Date: January 23, 2014
Time: 6:30pm to 8pm
Home going Service:
Date: Friday- January 24, 2014
Time: 9am to 12 Noon
Location: All Services to be held at Pastor Sampson’s Church
The Thessalonia Baptist Church
951 Rev. James A. Polite Avenue
Bronx, NY 10459
All cards, flowers and condolences are to be sent to the attention of Sister DeLorenzo Sampson
Church Phone: 718-542-0828
Respectfully Submitted on behalf of The Baptist Ministers’ Conference of Greater New York & Vicinity
From his church’s website:
Rev. Dr. Shellie Sampson Jr.
The Reverend Dr. Shellie Sampson, Jr. is a native of Newark, New Jersey. He has resided in New York state since 1982. Dr. Sampson has been the Pastor of the Thessalonia Baptist Church since 1982 and in ministry for over 30 years. In addition to being an anointed and revelatory teacher and preacher, he is also a gifted pianist and Christian Education author.
· Construction of Thessalonia Cultural Community Center (seven million dollar facility)
· Co- Founded the Thessalonia Elementary Academy with his wife Deloranzo Sampson
· Established the Thessalonia Institute of Education
· Orchestrated internal & external renovations of the Church building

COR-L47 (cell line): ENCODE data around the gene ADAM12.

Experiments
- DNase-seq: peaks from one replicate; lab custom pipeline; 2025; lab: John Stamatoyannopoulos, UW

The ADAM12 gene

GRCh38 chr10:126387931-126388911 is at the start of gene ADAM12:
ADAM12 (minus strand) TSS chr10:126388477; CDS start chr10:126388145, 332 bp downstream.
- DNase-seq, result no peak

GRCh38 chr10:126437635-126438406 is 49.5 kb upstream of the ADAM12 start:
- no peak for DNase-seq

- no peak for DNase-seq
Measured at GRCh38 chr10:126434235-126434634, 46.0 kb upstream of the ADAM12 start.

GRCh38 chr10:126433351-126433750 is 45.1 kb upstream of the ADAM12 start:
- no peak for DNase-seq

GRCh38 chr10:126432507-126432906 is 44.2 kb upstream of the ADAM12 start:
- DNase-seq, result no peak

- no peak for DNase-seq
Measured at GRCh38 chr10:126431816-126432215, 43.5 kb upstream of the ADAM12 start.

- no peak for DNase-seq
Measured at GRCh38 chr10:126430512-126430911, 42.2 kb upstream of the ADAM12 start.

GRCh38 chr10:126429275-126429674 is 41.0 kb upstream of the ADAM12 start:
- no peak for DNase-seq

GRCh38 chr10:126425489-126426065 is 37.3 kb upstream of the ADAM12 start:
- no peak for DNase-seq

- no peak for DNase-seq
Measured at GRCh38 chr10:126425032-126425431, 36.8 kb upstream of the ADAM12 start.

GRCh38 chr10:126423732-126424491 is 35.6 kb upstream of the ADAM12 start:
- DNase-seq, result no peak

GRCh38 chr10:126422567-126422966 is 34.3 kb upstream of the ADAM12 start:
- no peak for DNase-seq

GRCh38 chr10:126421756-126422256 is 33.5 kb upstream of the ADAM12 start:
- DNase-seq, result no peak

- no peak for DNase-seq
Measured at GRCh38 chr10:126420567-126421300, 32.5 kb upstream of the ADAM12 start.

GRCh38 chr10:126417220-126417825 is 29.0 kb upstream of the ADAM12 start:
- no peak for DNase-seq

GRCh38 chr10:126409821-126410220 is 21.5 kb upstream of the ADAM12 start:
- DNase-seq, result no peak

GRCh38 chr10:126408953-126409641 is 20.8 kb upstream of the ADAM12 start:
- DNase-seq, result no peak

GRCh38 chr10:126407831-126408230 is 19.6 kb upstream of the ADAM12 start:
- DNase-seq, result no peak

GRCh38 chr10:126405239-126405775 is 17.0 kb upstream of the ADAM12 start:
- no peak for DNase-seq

· Weekly Radio Broadcast
· Enhanced church outreach programs including: Senior Programs, Feeding of the Homeless, Adult Education
Programs, Annual Children’s Street Fair and much more
· Recipient of numerous awards in recognition of his leadership and participation in community development
· President of the Thessalonia Institute of Religion
· CEO of the Thessalonia Cultural Community Center
· Theme Book Commission and National Congress of Christian Education
· Detergent Control Chemist, Thesbald Industries
· Food Chemist and Microbiologist, Best Foods International
· Technical Supervisor in Packaging Engineering — Quality Control, Anheuser Bush
· President of the Baptist Minister’s Conference of Greater New York vicinity
· Pastor of the New Calvary Baptist Church of Montclair, New Jersey
· Headmaster of the Convent Avenue Academy
· President of Northern Baptist School of Religion, New Jersey
· President of the Shiloh Baptist Association Congress of New Jersey
· President of the Baptist Bible College of Newark (formerly Northern University)
· Guest Instructor: Eastern Baptist Association College Seminary Extension (formally Northern Baptist University);
New York Commissioner of Civil Rights in the town of Montclair, New Jersey
· Executive Director of the Baptist Educational Center of New York
· Guest Lecturer: Drew University School of Theology
· A founding member of the South Bronx Churches Organization – Nehemiah Houses in the Bronx, New York
· NYC Religious Education Academic Foreign Studies Tours: WCC Geneva, Switzerland;
Gregorian University, Rome; Hebrew University, Israel
Central High School N.J. — Highest Honors in Science, History, Music, and Distance Running